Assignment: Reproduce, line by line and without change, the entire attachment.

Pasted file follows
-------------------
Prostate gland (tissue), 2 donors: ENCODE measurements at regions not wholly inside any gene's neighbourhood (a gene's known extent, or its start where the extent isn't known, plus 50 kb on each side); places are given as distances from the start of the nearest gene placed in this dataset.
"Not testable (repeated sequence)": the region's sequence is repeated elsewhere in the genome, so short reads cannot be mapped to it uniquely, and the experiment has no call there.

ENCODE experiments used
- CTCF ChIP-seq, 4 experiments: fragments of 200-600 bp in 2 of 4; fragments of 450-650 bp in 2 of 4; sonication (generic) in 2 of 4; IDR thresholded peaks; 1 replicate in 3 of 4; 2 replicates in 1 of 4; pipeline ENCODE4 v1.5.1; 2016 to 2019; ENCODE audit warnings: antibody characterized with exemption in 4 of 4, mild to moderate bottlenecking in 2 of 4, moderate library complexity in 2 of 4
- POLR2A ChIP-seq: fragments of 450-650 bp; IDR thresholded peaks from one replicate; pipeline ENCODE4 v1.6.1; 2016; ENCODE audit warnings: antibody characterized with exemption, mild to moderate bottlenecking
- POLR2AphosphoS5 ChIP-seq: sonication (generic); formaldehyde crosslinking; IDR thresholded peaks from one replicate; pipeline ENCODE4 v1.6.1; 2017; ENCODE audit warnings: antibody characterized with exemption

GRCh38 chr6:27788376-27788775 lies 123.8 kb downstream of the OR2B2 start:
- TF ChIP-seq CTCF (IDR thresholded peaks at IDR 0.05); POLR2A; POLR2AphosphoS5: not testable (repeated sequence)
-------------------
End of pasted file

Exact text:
Prostate gland (tissue), 2 donors: ENCODE measurements at regions not wholly inside any gene's neighbourhood (a gene's known extent, or its start where the extent isn't known, plus 50 kb on each side); places are given as distances from the start of the nearest gene placed in this dataset.
"Not testable (repeated sequence)": the region's sequence is repeated elsewhere in the genome, so short reads cannot be mapped to it uniquely, and the experiment has no call there.

ENCODE experiments used
- CTCF ChIP-seq, 4 experiments: fragments of 200-600 bp in 2 of 4; fragments of 450-650 bp in 2 of 4; sonication (generic) in 2 of 4; IDR thresholded peaks; 1 replicate in 3 of 4; 2 replicates in 1 of 4; pipeline ENCODE4 v1.5.1; 2016 to 2019; ENCODE audit warnings: antibody characterized with exemption in 4 of 4, mild to moderate bottlenecking in 2 of 4, moderate library complexity in 2 of 4
- POLR2A ChIP-seq: fragments of 450-650 bp; IDR thresholded peaks from one replicate; pipeline ENCODE4 v1.6.1; 2016; ENCODE audit warnings: antibody characterized with exemption, mild to moderate bottlenecking
- POLR2AphosphoS5 ChIP-seq: sonication (generic); formaldehyde crosslinking; IDR thresholded peaks from one replicate; pipeline ENCODE4 v1.6.1; 2017; ENCODE audit warnings: antibody characterized with exemption

GRCh38 chr6:27788376-27788775 lies 123.8 kb downstream of the OR2B2 start:
- TF ChIP-seq CTCF (IDR thresholded peaks at IDR 0.05); POLR2A; POLR2AphosphoS5: not testable (repeated sequence)